“So, what do you do?”
If you’re in business for yourself, you better know how to answer that question in 30-60 seconds — about the time it takes for a short elevator ride.
In entrepreneurship, every person you meet could be a potential customer or know someone who could be — if only they knew what you can offer them. A short, sweet “elevator pitch” tells the world who you are and what you do. Delivered with confidence, it can make an excellent first impression and potentially generate interest in you and your business. It does not necessarily have to be delivered in an elevator — or even in person. Your LinkedIn profile description, the personal statement on your resume, and your social media bio are all versions of your own elevator pitch.
Don’t let the word “pitch” throw you off; this is not the same thing as a sales pitch. In fact, if you answer the question “What do you do?” with a sales pitch, you’re more likely to turn potential customers away. Nobody wants to be sold to right out of the gate. People want to do business with people they like and trust.
Your elevator pitch is really just a way to strike up a conversation so that interested parties can learn more, if they so desire. You want to give enough information to be intriguing, without sounding canned or coming off as pushy. The goal isn’t to close a sale; it’s to generate interest, begin building rapport, and possibly prompt a referral or an invitation to speak further.
Anatomy of a perfect elevator pitch
Although you should be able to deliver your elevator pitch in a short amount of time, it can take a long time to write and perfect it. You can probably talk easily and passionately at length about what you do. When you’re deeply involved in the business and understand all the nuances, it can be hard to boil it down to two or three sentences. But, shorter is better. Here are the essential elements to include in a good elevator pitch as well as some elevator pitch examples.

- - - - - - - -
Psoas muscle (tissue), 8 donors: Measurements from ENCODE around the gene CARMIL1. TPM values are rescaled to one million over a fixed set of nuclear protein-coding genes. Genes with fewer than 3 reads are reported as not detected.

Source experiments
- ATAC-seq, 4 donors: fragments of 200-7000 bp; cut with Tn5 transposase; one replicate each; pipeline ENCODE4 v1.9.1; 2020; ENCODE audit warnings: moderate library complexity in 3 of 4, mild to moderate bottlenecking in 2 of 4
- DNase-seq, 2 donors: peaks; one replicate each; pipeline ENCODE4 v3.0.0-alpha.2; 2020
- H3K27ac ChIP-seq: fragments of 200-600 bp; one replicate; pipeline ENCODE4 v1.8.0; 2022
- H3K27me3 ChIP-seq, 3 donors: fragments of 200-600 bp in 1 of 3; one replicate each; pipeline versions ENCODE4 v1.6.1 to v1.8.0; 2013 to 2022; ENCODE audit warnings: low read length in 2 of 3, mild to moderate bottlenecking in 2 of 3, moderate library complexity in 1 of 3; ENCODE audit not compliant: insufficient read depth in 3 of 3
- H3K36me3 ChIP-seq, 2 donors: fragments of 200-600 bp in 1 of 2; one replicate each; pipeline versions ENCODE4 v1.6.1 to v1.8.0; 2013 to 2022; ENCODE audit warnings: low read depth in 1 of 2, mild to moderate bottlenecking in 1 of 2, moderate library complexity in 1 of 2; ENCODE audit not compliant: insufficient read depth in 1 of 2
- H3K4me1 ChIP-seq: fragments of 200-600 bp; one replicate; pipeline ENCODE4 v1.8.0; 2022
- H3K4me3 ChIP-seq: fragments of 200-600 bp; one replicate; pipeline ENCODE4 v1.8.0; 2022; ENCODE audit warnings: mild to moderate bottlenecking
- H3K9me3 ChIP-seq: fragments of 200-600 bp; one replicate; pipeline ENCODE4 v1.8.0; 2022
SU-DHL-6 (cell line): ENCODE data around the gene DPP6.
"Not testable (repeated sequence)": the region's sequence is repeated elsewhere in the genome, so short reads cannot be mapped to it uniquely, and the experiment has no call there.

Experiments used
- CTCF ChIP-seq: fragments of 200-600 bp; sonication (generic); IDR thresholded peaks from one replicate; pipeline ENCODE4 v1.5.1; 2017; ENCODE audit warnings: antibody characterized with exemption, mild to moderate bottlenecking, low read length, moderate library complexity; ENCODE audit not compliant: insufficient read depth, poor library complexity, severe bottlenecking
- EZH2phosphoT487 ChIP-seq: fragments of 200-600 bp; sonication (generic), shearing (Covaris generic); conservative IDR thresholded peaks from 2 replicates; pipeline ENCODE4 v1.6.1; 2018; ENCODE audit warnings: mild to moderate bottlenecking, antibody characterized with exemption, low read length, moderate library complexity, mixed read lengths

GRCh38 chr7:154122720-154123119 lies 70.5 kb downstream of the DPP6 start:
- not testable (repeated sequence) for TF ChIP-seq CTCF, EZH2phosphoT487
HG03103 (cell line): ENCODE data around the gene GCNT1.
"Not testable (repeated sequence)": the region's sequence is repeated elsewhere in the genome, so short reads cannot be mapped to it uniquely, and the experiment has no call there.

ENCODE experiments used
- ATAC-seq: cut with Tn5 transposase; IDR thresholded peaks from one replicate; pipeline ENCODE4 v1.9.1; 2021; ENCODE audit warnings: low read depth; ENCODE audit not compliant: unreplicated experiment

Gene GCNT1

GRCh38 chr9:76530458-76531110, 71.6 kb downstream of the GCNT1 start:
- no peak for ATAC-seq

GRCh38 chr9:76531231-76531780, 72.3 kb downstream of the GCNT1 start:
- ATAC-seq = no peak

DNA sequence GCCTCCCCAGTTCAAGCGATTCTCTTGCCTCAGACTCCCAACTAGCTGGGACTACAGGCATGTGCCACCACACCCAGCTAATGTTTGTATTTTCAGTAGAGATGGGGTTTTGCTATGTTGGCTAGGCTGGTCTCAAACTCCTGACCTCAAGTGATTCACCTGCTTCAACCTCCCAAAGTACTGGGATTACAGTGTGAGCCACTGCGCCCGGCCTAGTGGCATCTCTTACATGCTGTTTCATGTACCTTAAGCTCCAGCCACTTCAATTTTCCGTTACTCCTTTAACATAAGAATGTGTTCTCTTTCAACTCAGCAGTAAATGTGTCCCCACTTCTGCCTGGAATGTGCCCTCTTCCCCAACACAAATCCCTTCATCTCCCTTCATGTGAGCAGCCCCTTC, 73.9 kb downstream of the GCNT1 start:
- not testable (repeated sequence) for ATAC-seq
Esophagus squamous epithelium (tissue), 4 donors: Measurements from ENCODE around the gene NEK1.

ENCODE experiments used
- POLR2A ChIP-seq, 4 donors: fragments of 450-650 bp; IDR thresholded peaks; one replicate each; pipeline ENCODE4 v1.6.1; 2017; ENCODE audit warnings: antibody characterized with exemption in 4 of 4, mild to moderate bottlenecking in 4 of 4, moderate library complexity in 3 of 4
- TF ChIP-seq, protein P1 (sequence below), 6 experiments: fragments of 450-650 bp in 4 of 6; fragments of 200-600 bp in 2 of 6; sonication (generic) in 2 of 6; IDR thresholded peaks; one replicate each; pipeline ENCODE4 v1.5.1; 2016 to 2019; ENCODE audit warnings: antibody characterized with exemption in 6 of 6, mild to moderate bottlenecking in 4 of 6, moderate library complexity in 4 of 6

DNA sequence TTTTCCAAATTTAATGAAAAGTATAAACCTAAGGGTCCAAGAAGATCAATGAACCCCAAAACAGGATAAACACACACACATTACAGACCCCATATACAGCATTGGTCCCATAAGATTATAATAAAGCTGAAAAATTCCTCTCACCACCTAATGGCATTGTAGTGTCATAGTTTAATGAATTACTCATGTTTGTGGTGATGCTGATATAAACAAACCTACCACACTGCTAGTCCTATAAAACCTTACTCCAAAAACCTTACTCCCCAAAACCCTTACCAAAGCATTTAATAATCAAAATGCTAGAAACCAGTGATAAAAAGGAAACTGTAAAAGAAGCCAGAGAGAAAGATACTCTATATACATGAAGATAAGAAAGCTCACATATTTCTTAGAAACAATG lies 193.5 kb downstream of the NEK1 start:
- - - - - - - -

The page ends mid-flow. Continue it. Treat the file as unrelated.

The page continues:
Who are you?
Start your elevator speech by stating who you are. Keep it brief and to the point. Remember, it’s not about you, so resist the urge to launch into your life story. The elevator pitch is about getting the conversation started so you can learn about your potential new customer (and how your business could help them). Examples of this include:
“I own a boutique public relations firm.”
“I’m a personal trainer.”
“I own a bookkeeping and accounting business.”
“I’m a graphic designer.”
State the problem you solve and who you solve it for
Frame your pitch in terms of the problem you solve (not just what you do) and who you solve it for. This helps listeners understand who your ideal customers are, the pain points you can eliminate, and why they’d want to do business with you. Formulating phrases like those that follow can help guide your elevator pitch:
“We help technology startups get news coverage in business and trade publications.”
“I specialize in helping people get their strength back after recovering from a serious illness or injury.”
“We give small business owners peace of mind and help them stay focused on doing what they do best by managing their finances.”
“I help sports franchises connect with their fans through design and animation.”
You may want to add a third sentence to your elevator pitch to provide additional details that convey something special about your business, to really hook the listener and make them want to learn more. Maybe you’d like to share the fact that you have a unique way of working, use some proprietary technology, have passion for your business, or simply drop in a mention of a high-profile client or two.
Here are some idea about how to do that:
“Unlike traditional big-name firms that write a ton of press releases, we focus solely on pitching executive interviews and article placements to our extensive network of media contacts.”
“I work with people in their homes, and I also have a gym with Gyrotonic equipment, which is known for building flexibility and strength without putting strain on your joints.”
“As a small business owner myself, I just love helping small businesses succeed.”
“You know those graphics you see up on the scoreboard at the Patriots games, and that ad campaign featuring the Canucks hockey players ice skating outdoors? That’s some of my work.”
Delivering your pitch
When delivering your elevator pitch, how you say it is just as important as what you say. Try reading through some of these completed examples out loud to see how they feel: